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Animal Talk

Breaking the Codes of Animal Language

If animal behavior is mostly instinctual, why do animals need to communicate? Is it possible that there is a universal language spoken and understood by all animals on earth, including humans? Do barks, growls, rumbles, chirps, yips, and meows have communicative meanings?
"No matter what species," writes acclaimed science journalist Tim Friend, "we're all concerned with the same topics of conversation -- sex, real estate, who's boss, and what's for dinner." In Animal Talk, Friend draws upon years of field research, interviews with preeminent scientists, and lively personal anecdotes to find out how our animal neighbors communicate and what their languages mean. From bird calls to whale songs, laughing hyenas to rattling snakes, an elephant cry in the jungle to the bark of a Chihuahua in his own backyard, Friend tells the grand story of animal communication through the sounds, stripes, scents, and signals of the animals themselves.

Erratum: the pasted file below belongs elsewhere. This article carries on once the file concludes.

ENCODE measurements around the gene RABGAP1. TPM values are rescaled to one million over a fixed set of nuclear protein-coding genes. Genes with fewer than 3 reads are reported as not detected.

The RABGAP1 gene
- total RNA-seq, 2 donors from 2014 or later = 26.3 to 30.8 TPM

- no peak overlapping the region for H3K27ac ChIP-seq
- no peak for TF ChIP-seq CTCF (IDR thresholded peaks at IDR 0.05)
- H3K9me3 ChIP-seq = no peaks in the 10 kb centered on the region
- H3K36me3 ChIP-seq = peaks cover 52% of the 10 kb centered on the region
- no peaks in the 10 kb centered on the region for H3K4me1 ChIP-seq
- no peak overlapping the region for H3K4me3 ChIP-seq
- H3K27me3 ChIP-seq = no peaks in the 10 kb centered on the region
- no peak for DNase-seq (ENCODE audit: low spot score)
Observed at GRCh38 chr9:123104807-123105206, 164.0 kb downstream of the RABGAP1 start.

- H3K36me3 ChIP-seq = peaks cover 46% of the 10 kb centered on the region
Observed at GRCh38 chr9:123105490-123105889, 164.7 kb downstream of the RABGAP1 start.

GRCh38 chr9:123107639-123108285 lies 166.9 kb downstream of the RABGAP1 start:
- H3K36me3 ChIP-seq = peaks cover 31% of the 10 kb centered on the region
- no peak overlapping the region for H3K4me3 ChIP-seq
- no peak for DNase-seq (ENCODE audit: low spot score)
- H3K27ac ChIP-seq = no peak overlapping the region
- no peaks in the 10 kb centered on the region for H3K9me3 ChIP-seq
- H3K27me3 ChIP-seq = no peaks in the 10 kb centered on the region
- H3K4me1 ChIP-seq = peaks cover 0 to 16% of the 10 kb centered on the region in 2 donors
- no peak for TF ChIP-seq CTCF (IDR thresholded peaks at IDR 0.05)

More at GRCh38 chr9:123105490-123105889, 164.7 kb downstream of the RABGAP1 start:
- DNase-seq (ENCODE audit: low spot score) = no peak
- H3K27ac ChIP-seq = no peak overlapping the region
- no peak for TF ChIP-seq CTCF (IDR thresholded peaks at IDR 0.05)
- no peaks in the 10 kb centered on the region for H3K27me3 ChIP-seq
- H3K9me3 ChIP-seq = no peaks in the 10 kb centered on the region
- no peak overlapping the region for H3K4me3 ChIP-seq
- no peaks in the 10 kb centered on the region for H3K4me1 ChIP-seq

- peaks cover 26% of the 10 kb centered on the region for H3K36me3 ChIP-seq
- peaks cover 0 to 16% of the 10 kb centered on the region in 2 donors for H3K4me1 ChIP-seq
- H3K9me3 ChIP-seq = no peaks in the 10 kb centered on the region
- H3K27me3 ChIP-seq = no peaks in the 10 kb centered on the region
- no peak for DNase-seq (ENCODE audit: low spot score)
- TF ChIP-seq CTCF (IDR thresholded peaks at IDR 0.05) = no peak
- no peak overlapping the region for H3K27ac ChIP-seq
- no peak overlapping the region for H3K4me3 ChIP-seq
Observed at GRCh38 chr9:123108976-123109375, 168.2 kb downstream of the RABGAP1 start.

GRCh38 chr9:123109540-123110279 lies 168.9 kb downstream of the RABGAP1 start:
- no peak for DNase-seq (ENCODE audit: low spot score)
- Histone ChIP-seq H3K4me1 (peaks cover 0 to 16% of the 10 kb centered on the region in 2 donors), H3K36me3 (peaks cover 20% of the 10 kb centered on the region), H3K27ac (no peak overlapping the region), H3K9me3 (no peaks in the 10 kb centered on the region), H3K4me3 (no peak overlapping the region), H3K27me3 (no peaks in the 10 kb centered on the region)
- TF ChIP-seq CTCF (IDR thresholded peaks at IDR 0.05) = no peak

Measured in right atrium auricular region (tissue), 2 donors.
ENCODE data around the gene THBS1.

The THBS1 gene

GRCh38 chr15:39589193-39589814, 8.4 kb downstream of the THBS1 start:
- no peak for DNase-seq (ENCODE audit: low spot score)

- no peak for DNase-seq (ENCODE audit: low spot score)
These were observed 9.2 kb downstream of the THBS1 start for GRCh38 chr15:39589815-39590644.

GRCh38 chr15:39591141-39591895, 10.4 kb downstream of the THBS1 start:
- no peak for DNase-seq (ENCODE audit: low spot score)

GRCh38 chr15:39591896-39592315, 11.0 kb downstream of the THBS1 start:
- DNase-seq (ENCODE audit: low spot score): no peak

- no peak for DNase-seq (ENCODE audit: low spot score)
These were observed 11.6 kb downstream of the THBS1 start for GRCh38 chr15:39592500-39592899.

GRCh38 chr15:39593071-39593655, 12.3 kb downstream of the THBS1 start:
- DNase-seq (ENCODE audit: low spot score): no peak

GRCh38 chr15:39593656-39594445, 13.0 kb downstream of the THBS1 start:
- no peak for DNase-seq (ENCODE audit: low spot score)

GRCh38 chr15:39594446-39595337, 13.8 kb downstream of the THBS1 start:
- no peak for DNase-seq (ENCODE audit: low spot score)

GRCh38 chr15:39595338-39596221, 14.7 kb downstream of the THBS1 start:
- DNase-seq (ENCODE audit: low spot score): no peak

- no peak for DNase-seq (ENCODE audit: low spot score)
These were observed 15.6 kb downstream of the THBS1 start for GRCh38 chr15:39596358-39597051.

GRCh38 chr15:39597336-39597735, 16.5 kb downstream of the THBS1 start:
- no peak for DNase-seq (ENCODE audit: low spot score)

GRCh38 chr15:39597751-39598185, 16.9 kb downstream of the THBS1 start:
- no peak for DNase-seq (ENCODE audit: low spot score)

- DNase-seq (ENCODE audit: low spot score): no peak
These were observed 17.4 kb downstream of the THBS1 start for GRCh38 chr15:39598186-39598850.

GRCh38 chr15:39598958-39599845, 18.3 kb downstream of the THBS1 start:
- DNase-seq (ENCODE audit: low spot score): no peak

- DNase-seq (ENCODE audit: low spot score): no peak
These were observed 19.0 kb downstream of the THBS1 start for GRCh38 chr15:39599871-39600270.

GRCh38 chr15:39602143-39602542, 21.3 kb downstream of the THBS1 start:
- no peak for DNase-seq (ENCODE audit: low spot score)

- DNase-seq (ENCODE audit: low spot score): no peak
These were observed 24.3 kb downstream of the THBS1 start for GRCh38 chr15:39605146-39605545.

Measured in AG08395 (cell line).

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Tim Friend was senior science writer for USA Today for 13 years.. During his thirteen-year career at the newspaper, he has covered a broad range of topics including archaeology, anthropology, physics, astronomy, nature, biotechnology and genetics. He has reported stories from Mount Everest, Antarctica, the Arctic Circle, the Amazon Rain Forest, the Middle East, Central America and from a one-person submersible on the ocean floor. In addition to his work with USA Today, he has written for numerous national magazines, including National Wildlife and Men's Health, and traveled to Afghanistan to report on the war there. He lives in Washington, D.C.

"Tim Friend has just created something of a Rosetta stone for understanding what creatures are saying, in his new book, Animal Talk."
-- The Boston Globe

"Delightful, entertaining, and instructive."
-- Publishers Weekly

"If you love animals, you'll love this book."
-- Patricia B. McConnell, Ph.D., author of the bestselling The Other End of the Leash: Why We Do What We Do Around Dogs

"An entertaining and thought-provoking tour of scientific thought."
-- Toronto Sun

"Friend flies from species to species and continent to continent, taking readers on a terrific tour of the squeaking, squawking, roaring, and raging world of animal communication. He's an excellent guide."
-- American Scientist